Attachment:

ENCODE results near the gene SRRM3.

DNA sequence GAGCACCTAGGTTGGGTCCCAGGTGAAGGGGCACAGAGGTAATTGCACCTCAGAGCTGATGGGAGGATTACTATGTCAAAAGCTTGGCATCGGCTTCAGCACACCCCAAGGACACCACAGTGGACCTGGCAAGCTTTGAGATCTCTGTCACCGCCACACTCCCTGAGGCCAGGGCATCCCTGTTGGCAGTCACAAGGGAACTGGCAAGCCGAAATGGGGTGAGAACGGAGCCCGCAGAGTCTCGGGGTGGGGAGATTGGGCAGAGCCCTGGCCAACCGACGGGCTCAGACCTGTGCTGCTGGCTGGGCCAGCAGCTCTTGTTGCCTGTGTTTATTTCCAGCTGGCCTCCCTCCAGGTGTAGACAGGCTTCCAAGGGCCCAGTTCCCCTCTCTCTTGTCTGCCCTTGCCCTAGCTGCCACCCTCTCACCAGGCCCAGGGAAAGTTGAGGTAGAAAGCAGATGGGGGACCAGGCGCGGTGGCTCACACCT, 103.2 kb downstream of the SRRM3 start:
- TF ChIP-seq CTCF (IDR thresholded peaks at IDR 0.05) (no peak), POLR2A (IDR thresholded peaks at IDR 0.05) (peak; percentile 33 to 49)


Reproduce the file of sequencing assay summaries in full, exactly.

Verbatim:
ENCODE results near the gene SRRM3.

DNA sequence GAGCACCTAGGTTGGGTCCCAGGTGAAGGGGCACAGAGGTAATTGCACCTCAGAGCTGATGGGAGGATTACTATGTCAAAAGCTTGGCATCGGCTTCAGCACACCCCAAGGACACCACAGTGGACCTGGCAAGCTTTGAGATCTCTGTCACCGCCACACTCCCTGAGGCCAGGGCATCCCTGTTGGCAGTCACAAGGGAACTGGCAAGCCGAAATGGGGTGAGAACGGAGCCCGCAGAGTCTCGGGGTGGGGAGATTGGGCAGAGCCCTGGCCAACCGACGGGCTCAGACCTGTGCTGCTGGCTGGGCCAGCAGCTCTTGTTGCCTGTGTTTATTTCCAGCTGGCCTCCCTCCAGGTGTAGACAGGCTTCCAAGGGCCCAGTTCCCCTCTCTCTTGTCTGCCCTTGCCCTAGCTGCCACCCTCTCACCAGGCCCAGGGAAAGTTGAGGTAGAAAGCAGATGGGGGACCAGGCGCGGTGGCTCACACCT, 103.2 kb downstream of the SRRM3 start:
- TF ChIP-seq CTCF (IDR thresholded peaks at IDR 0.05) (no peak), POLR2A (IDR thresholded peaks at IDR 0.05) (peak; percentile 33 to 49)